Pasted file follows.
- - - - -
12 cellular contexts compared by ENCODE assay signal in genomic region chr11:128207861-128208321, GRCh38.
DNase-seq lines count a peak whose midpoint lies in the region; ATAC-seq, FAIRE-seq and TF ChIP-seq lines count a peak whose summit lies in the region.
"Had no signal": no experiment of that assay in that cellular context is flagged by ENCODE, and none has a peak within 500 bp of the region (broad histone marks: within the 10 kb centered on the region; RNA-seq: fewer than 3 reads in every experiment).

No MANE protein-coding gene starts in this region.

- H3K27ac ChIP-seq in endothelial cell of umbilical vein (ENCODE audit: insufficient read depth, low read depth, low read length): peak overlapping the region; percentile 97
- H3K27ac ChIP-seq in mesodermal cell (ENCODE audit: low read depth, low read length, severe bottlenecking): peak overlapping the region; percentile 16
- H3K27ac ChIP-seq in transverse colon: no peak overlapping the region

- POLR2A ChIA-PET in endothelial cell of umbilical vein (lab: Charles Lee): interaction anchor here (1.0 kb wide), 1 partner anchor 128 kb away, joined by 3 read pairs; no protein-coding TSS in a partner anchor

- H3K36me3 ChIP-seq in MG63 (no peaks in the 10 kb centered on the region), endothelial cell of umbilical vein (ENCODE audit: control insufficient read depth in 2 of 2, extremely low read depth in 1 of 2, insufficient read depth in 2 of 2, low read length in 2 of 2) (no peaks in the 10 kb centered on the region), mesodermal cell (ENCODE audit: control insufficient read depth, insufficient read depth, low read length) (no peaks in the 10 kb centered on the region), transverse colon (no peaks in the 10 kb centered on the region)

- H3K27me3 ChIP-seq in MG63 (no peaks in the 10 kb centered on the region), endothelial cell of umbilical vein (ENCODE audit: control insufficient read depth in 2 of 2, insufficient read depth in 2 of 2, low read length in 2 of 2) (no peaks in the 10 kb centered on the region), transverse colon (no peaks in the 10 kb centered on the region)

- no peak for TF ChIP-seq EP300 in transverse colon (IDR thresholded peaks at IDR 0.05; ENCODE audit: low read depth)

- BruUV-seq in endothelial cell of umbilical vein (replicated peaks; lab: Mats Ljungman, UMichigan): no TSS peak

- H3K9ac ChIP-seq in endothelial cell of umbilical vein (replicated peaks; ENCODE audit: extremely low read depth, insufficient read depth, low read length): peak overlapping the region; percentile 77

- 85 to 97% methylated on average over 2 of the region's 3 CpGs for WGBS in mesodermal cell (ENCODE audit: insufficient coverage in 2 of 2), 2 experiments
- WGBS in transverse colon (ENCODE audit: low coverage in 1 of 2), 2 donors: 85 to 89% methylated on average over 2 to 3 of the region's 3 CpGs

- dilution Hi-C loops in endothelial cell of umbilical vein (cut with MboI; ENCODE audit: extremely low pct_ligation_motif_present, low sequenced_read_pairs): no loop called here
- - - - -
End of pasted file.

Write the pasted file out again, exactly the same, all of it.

12 cellular contexts compared by ENCODE assay signal in genomic region chr11:128207861-128208321, GRCh38.
DNase-seq lines count a peak whose midpoint lies in the region; ATAC-seq, FAIRE-seq and TF ChIP-seq lines count a peak whose summit lies in the region.
"Had no signal": no experiment of that assay in that cellular context is flagged by ENCODE, and none has a peak within 500 bp of the region (broad histone marks: within the 10 kb centered on the region; RNA-seq: fewer than 3 reads in every experiment).

No MANE protein-coding gene starts in this region.

- H3K27ac ChIP-seq in endothelial cell of umbilical vein (ENCODE audit: insufficient read depth, low read depth, low read length): peak overlapping the region; percentile 97
- H3K27ac ChIP-seq in mesodermal cell (ENCODE audit: low read depth, low read length, severe bottlenecking): peak overlapping the region; percentile 16
- H3K27ac ChIP-seq in transverse colon: no peak overlapping the region

- POLR2A ChIA-PET in endothelial cell of umbilical vein (lab: Charles Lee): interaction anchor here (1.0 kb wide), 1 partner anchor 128 kb away, joined by 3 read pairs; no protein-coding TSS in a partner anchor

- H3K36me3 ChIP-seq in MG63 (no peaks in the 10 kb centered on the region), endothelial cell of umbilical vein (ENCODE audit: control insufficient read depth in 2 of 2, extremely low read depth in 1 of 2, insufficient read depth in 2 of 2, low read length in 2 of 2) (no peaks in the 10 kb centered on the region), mesodermal cell (ENCODE audit: control insufficient read depth, insufficient read depth, low read length) (no peaks in the 10 kb centered on the region), transverse colon (no peaks in the 10 kb centered on the region)

- H3K27me3 ChIP-seq in MG63 (no peaks in the 10 kb centered on the region), endothelial cell of umbilical vein (ENCODE audit: control insufficient read depth in 2 of 2, insufficient read depth in 2 of 2, low read length in 2 of 2) (no peaks in the 10 kb centered on the region), transverse colon (no peaks in the 10 kb centered on the region)

- no peak for TF ChIP-seq EP300 in transverse colon (IDR thresholded peaks at IDR 0.05; ENCODE audit: low read depth)

- BruUV-seq in endothelial cell of umbilical vein (replicated peaks; lab: Mats Ljungman, UMichigan): no TSS peak

- H3K9ac ChIP-seq in endothelial cell of umbilical vein (replicated peaks; ENCODE audit: extremely low read depth, insufficient read depth, low read length): peak overlapping the region; percentile 77

- 85 to 97% methylated on average over 2 of the region's 3 CpGs for WGBS in mesodermal cell (ENCODE audit: insufficient coverage in 2 of 2), 2 experiments
- WGBS in transverse colon (ENCODE audit: low coverage in 1 of 2), 2 donors: 85 to 89% methylated on average over 2 to 3 of the region's 3 CpGs

- dilution Hi-C loops in endothelial cell of umbilical vein (cut with MboI; ENCODE audit: extremely low pct_ligation_motif_present, low sequenced_read_pairs): no loop called here